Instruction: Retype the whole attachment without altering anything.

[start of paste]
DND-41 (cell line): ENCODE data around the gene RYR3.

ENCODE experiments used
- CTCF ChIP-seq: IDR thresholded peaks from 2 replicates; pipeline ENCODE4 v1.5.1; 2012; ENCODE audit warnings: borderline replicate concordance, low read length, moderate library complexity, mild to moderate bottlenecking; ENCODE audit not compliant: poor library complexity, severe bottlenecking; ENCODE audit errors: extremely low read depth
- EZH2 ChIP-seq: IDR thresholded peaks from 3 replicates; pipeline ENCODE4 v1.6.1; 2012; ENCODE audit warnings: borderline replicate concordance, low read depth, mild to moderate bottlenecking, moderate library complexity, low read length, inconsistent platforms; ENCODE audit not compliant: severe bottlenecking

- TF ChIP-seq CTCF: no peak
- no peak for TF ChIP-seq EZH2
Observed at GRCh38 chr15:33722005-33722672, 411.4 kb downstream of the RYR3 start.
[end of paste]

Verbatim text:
DND-41 (cell line): ENCODE data around the gene RYR3.

ENCODE experiments used
- CTCF ChIP-seq: IDR thresholded peaks from 2 replicates; pipeline ENCODE4 v1.5.1; 2012; ENCODE audit warnings: borderline replicate concordance, low read length, moderate library complexity, mild to moderate bottlenecking; ENCODE audit not compliant: poor library complexity, severe bottlenecking; ENCODE audit errors: extremely low read depth
- EZH2 ChIP-seq: IDR thresholded peaks from 3 replicates; pipeline ENCODE4 v1.6.1; 2012; ENCODE audit warnings: borderline replicate concordance, low read depth, mild to moderate bottlenecking, moderate library complexity, low read length, inconsistent platforms; ENCODE audit not compliant: severe bottlenecking

- TF ChIP-seq CTCF: no peak
- no peak for TF ChIP-seq EZH2
Observed at GRCh38 chr15:33722005-33722672, 411.4 kb downstream of the RYR3 start.